In one embodiment, the balloon is a colored balloon (e.g., blue) to facilitate remote visualization of the procedure and proper placement of the balloon. Alternatively, the balloon could be clear to transparent and the inflation media could be colored, for example, a colored saline solution. The balloon may be semi-compliant or non-compliant. The balloon may be manufactured from any suitable material, for example, a polymer. Some examples of suitable balloon materials include: silicone, ethylene vinyl acetate (EVA), polypropylene, latex rubber, polyurethane, polyester, nylon and thermoplastic rubber. In one embodiment, the balloon is inflated to, for example, about 3 cm to about 5 cm in diameter. The balloon may assume a variety of shapes. Some shapes that may be considered, depending upon the attendant requirements of the procedure, include substantially round, oval, hemi spherical, and oblong. The length of the balloon may vary depending upon the procedure. In one embodiment, the inflated balloon may have a length in the range of, for example, about 3 cm to about 10 cm. Other balloon configurations may be employed, and the types and methods used to employ the most suitable balloon configurations for a particular application of this invention will be obvious to those skilled in the art.

The balloon 408 is then inflated using an inflation device, such as the syringe 412, creating avoid in the treatment region (FIGS. 7 and 8). The balloon may be colored (i.e. blue) to aid in visibility through the tissue. As the balloon 408 expands, the balloon 408 becomes visible to aid in proper balloon placement. For example, the expanding balloon 408 may become visible under the urethra as it thins. In one embodiment, the balloon 408 inflates to a volume of about 1 cc to about 1.5 cc, although such volumes may vary depending upon many factors inherent in the characteristics of the particular application, some of which were discussed previously. In another embodiment, saline is used to inflate the balloon 408. In yet another embodiment, about 3 cc of saline is placed in the syringe 412 and injected into the balloon 408 for inflation.

The balloon 408 is then deflated and removed from the treatment region, resulting in a tissue void 414 where the inflated balloon 408 previously resided (FIGS. 8 and 10). The balloon 408 is removable through the lumen of the needle 400. In one embodiment, a plastic tube or other tip 410 is used to aid in removal of the balloon 408.

A syringe or other injection device 418 containing the bulking agent 416 is then affixed to the needle 400 by way of the luer hub 402. The plunger of the syringe 418 is then depressed, thereby injecting the bulking agent 416 into the tissue void 414 (FIGS. 9 and 11).

While the invention has been shown and described with reference to specific embodiments, it should be understood by those skilled in the art that various changes in foil and detail may be made therein without departing from the spirit and scope of the invention.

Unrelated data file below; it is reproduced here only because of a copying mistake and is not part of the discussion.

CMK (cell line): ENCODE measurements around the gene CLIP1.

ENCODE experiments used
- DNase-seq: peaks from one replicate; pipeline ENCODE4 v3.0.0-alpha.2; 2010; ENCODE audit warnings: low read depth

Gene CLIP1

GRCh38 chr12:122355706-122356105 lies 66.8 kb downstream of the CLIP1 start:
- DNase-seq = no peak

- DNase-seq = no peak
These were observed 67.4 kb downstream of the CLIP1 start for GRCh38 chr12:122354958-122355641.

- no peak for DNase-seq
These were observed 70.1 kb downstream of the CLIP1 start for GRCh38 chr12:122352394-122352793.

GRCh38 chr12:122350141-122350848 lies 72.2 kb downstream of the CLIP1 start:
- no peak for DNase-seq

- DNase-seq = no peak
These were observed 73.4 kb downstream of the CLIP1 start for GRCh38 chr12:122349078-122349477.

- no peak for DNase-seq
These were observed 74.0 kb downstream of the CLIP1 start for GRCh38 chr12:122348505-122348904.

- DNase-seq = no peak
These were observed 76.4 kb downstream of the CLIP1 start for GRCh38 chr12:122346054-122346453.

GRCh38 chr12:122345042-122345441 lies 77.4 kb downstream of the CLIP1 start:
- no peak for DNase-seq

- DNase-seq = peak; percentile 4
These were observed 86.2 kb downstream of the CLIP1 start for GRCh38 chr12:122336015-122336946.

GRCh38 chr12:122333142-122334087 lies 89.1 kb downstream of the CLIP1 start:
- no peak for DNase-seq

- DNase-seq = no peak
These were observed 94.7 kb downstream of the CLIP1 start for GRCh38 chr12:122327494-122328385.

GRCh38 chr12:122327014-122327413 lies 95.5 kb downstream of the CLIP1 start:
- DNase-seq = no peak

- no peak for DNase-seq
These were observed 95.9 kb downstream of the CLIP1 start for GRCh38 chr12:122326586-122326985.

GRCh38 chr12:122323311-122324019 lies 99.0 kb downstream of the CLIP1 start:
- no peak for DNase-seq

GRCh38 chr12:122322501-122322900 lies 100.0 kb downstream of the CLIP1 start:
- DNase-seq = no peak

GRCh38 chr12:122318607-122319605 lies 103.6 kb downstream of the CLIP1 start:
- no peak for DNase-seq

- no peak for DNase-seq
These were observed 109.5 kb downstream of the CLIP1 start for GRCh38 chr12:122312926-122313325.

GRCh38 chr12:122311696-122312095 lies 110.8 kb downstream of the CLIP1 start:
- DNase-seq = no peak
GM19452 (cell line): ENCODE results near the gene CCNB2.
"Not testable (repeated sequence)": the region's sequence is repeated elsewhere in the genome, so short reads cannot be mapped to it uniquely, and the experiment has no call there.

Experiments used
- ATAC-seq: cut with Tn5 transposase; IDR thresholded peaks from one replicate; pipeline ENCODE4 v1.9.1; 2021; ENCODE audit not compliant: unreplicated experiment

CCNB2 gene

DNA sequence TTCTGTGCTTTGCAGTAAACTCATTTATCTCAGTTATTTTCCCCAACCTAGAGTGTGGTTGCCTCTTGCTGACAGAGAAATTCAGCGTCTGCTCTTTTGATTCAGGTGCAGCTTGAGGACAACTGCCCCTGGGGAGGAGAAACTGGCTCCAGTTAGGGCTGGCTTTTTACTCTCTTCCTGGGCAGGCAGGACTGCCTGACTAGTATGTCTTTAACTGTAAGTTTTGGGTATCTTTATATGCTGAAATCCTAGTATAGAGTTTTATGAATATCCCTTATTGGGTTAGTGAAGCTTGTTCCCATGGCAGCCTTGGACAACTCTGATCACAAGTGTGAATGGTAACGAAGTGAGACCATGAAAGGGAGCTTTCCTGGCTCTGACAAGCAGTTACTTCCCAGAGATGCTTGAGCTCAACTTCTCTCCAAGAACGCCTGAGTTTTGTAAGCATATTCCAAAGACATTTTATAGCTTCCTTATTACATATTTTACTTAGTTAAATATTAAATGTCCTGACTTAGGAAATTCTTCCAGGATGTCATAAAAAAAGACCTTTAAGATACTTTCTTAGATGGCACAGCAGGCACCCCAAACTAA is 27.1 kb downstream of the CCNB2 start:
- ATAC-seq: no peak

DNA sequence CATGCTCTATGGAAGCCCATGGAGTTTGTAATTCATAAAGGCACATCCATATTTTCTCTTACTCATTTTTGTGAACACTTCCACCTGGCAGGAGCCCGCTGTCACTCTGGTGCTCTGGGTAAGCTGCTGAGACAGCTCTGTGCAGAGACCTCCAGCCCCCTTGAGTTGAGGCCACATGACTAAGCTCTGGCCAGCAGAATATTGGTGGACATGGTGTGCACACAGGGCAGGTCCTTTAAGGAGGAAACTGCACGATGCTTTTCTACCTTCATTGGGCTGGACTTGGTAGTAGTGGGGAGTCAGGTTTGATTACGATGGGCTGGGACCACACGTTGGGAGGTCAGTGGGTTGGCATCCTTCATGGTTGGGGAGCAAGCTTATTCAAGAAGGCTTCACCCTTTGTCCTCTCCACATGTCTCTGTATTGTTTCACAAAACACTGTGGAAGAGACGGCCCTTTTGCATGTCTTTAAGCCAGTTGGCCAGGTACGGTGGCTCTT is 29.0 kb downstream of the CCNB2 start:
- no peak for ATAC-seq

Having thus described certain embodiments of the present invention, various alterations, modifications, and improvements will be apparent to those of ordinary skill. Such alterations, modifications, and improvements are within the spirit and scope of the invention, and the foregoing description of certain embodiments is not exhaustive or limiting.

Claims (6)

What is claimed is:
1. A method for bulking mammalian tissue comprising the steps of:
inserting an inflation device within a portion of a mammal;
inflating the inflation device to compress the mammalian tissue surrounding the inflated inflation device, thereby creating a void in the tissue;
deflating the inflation device;
removing the inflation device from the mammal; and
providing a bulking agent to fill at least partially the void.
2. The method of claim 1 further comprising the steps of:
inserting a needle with a penetration device into the mammalian tissue;
removing the penetration device while retaining the inserted needle; and
advancing the inflation device through the needle.
3. The method of claim 1 wherein the inflation device comprises a color for visualization.
4. The method of claim 1 wherein the inflation device comprises at least one of a silicone, an ethylene vinyl alcohol, a polypropylene, a latex rubber, a polyurethane, a polyester, a nylon, and a thermoplastic rubber.
5. The method of claim 1 wherein the inflation device comprises a shape selected from the group consisting of substantially round, oval, hemi spherical, spherical, and oblong.
6. The method of claim 1 wherein the bulking agent comprises:
a carrier, and
a plurality of substantially spherical polyvinyl alcohol particles dispersed within the carrier, the carrier aiding delivery of the substantially spherical polyvinyl alcohol particles to a site to be bulked.